By day…an anonymous Voice, selling luxury autos, extolling the virtues of financial planning or healthcare systems, hawking the latest fast-food sensation, entertaining with a quick audio laugh, or providing sage instruction for the corporate masses.
But by night…Ah! Cloaked in one of many ingenious disguises (although they all seem to be variations on an overweight old man)…the Nemesis of evildoers and murder most foul!
Okay. My secret identity has been blown…exposed in a three-page spread in Southern Living Magazine which profiles “It’s A Mystery!”, a comedy/mystery ensemble I’ve performed with over the past 13 years. We’ve done shows for corporate events and public venues, for audiences as diverse as GlaxoSmithKline, Pinehurst, even the FBI.
And since the group was officially formed by boss-lady and fellow Voice Talent Marjorie Strauss, I’ve been the detective for the majority of our shows (we have eight, some storylines bring in additional talented actors).
It’s part scripted, part adlibbed, with as much audience participation as we can muster…which is what keeps the experience fresh when we’re doing the same programs over and over. Though only a few of the cast are actually musicians, we play together like a fine jazz combo.
The characters are pure stereotype. Living cartoons, some of them. That helps us wring laughs out of an otherwise grim premise. And it gives us not only a license to “kill”, but to assume different voices which match each new outlandish persona.
Mine range from the typical jaded guy in a trenchcoat and fedora, to a lovable-but-clueless good ol’ boy who has a part time security service located “just east of Resume Speed on Route Four”. And, of course, each would-be detective has his own sound. My only limitation is finding one that fits both the character and how I appear in person. No hiding behind the microphone in this case, which is a challenge, but still fun.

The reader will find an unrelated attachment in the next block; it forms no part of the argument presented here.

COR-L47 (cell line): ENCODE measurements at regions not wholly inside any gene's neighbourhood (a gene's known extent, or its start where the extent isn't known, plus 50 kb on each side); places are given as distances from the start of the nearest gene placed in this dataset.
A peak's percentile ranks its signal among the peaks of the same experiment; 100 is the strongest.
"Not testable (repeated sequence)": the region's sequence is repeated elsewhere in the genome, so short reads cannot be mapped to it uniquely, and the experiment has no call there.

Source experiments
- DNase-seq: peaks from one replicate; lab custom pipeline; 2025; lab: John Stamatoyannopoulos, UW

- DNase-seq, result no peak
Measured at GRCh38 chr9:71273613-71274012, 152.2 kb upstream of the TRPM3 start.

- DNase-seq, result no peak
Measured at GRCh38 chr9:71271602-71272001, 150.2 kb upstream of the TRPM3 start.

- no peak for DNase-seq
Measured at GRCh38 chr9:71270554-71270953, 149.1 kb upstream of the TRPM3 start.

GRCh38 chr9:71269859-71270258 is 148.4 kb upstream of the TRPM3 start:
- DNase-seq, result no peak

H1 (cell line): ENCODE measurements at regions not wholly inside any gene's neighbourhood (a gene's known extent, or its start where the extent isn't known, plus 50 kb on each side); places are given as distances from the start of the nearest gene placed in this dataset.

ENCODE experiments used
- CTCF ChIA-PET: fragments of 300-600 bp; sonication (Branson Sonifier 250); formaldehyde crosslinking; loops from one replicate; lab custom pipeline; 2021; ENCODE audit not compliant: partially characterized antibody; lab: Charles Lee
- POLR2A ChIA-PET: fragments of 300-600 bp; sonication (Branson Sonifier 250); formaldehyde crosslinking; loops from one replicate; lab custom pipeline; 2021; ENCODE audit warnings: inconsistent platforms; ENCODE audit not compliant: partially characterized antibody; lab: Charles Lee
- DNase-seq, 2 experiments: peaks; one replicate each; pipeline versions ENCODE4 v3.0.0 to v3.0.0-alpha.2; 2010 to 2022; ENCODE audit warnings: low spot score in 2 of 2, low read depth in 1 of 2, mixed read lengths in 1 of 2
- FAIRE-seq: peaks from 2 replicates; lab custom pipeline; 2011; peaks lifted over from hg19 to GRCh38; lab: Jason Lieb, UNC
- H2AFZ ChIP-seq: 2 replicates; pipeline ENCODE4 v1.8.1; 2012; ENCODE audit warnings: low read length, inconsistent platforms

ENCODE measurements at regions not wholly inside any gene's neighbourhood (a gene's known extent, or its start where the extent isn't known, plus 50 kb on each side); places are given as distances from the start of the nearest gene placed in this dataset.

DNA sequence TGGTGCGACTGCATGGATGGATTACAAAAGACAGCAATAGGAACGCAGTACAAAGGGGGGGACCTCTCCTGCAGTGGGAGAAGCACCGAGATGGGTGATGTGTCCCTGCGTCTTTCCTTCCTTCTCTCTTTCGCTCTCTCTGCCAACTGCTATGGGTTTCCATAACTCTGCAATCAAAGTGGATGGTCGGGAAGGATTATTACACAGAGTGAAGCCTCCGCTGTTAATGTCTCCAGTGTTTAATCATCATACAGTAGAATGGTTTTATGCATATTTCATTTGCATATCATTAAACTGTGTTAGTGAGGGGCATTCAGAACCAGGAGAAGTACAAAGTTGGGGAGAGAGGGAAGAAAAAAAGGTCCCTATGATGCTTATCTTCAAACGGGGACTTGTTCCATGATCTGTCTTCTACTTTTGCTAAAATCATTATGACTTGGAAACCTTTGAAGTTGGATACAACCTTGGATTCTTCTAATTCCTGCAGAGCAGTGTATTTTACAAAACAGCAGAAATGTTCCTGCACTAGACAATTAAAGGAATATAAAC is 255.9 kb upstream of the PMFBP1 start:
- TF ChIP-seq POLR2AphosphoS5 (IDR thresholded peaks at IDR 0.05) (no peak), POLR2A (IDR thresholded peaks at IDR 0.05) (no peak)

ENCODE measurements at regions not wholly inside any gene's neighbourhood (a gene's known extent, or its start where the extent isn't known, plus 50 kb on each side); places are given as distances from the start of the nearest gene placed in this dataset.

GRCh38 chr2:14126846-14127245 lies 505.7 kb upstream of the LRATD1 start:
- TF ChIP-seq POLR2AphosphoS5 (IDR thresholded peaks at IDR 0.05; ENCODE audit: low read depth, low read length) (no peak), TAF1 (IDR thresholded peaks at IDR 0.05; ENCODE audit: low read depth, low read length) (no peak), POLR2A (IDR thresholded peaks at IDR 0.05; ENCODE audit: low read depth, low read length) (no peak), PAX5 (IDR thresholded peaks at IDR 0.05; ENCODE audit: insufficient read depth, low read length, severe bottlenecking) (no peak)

Why do I always play the detective in the story? Why, when there are so many other rich characters and caricatures available in each new scenario?
One: unlike almost any other actor I know, I hate “dying”. Tried it. Don’t like it. Won’t do it. I also tend to like being a sympathetic character…which many of our “victims” decidedly are not.
Two: (and most telling) as the detective, I always use a notebook, pretending to jot down clues as the plot unfolds…which makes it perfectly natural to have the entire scripted portion of the show in my hot little hands at all times! Not only am I able to be a prompter for the rest of the cast (though they rarely need it), I haven’t had to memorize a show in over thirteen years! Now tell me that’s not the mark of a true Radio Actor!
Anyway, if you’re unable to track down a copy of the November 2008 Southern Living (and we’re only in the bonus section of the North Carolina/South Carolina Edition), you can uncover more of the secrets of “It’s A Mystery” at their website: www.itsamysterync.com.
Oh, and in case you should find yourself part of our audience in the future…here’s a hint: the Detective never does it…and it’s never Colonel Mustard in the Library with the Candlestick!
— over and out –